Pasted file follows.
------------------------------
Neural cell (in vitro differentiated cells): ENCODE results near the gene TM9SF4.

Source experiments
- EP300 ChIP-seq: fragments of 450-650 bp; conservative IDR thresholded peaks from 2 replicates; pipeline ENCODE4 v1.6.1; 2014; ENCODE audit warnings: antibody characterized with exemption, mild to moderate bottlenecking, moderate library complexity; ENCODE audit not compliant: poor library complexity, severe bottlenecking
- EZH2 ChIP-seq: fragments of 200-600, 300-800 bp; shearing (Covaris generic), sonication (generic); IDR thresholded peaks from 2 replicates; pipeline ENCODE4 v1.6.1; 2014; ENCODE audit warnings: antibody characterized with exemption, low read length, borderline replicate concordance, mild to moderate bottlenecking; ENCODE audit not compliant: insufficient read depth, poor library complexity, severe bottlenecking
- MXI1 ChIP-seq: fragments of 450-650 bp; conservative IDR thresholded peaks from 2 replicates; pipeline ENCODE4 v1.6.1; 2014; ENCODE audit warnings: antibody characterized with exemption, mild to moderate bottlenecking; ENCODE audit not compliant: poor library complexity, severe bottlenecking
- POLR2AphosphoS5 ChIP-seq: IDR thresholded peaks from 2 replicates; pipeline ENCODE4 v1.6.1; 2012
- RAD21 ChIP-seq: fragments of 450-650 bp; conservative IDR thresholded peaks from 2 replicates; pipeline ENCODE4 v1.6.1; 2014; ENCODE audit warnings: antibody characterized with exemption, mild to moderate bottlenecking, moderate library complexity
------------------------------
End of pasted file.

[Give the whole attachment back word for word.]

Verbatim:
Neural cell (in vitro differentiated cells): ENCODE results near the gene TM9SF4.

Source experiments
- EP300 ChIP-seq: fragments of 450-650 bp; conservative IDR thresholded peaks from 2 replicates; pipeline ENCODE4 v1.6.1; 2014; ENCODE audit warnings: antibody characterized with exemption, mild to moderate bottlenecking, moderate library complexity; ENCODE audit not compliant: poor library complexity, severe bottlenecking
- EZH2 ChIP-seq: fragments of 200-600, 300-800 bp; shearing (Covaris generic), sonication (generic); IDR thresholded peaks from 2 replicates; pipeline ENCODE4 v1.6.1; 2014; ENCODE audit warnings: antibody characterized with exemption, low read length, borderline replicate concordance, mild to moderate bottlenecking; ENCODE audit not compliant: insufficient read depth, poor library complexity, severe bottlenecking
- MXI1 ChIP-seq: fragments of 450-650 bp; conservative IDR thresholded peaks from 2 replicates; pipeline ENCODE4 v1.6.1; 2014; ENCODE audit warnings: antibody characterized with exemption, mild to moderate bottlenecking; ENCODE audit not compliant: poor library complexity, severe bottlenecking
- POLR2AphosphoS5 ChIP-seq: IDR thresholded peaks from 2 replicates; pipeline ENCODE4 v1.6.1; 2012
- RAD21 ChIP-seq: fragments of 450-650 bp; conservative IDR thresholded peaks from 2 replicates; pipeline ENCODE4 v1.6.1; 2014; ENCODE audit warnings: antibody characterized with exemption, mild to moderate bottlenecking, moderate library complexity